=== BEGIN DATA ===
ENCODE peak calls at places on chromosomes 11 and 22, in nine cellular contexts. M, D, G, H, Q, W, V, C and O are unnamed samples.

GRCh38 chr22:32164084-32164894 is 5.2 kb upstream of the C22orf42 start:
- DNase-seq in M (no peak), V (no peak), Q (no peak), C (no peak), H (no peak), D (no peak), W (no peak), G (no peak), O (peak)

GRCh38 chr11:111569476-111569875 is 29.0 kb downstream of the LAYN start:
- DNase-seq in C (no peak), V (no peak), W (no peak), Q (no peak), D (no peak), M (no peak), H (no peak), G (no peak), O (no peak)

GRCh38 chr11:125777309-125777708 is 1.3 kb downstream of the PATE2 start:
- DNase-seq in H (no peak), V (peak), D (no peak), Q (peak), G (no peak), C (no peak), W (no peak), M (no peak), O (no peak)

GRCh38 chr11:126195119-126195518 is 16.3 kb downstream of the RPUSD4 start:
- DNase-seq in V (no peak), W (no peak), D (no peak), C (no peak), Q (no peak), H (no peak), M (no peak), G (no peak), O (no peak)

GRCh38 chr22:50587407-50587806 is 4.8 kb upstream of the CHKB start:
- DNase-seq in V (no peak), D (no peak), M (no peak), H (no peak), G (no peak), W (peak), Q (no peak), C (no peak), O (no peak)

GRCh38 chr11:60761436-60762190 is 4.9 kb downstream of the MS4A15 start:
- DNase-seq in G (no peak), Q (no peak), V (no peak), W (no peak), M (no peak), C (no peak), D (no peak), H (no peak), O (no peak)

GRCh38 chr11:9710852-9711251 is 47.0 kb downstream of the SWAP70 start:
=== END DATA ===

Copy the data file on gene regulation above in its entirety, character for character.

ENCODE peak calls at places on chromosomes 11 and 22, in nine cellular contexts. M, D, G, H, Q, W, V, C and O are unnamed samples.

GRCh38 chr22:32164084-32164894 is 5.2 kb upstream of the C22orf42 start:
- DNase-seq in M (no peak), V (no peak), Q (no peak), C (no peak), H (no peak), D (no peak), W (no peak), G (no peak), O (peak)

GRCh38 chr11:111569476-111569875 is 29.0 kb downstream of the LAYN start:
- DNase-seq in C (no peak), V (no peak), W (no peak), Q (no peak), D (no peak), M (no peak), H (no peak), G (no peak), O (no peak)

GRCh38 chr11:125777309-125777708 is 1.3 kb downstream of the PATE2 start:
- DNase-seq in H (no peak), V (peak), D (no peak), Q (peak), G (no peak), C (no peak), W (no peak), M (no peak), O (no peak)

GRCh38 chr11:126195119-126195518 is 16.3 kb downstream of the RPUSD4 start:
- DNase-seq in V (no peak), W (no peak), D (no peak), C (no peak), Q (no peak), H (no peak), M (no peak), G (no peak), O (no peak)

GRCh38 chr22:50587407-50587806 is 4.8 kb upstream of the CHKB start:
- DNase-seq in V (no peak), D (no peak), M (no peak), H (no peak), G (no peak), W (peak), Q (no peak), C (no peak), O (no peak)

GRCh38 chr11:60761436-60762190 is 4.9 kb downstream of the MS4A15 start:
- DNase-seq in G (no peak), Q (no peak), V (no peak), W (no peak), M (no peak), C (no peak), D (no peak), H (no peak), O (no peak)

GRCh38 chr11:9710852-9711251 is 47.0 kb downstream of the SWAP70 start: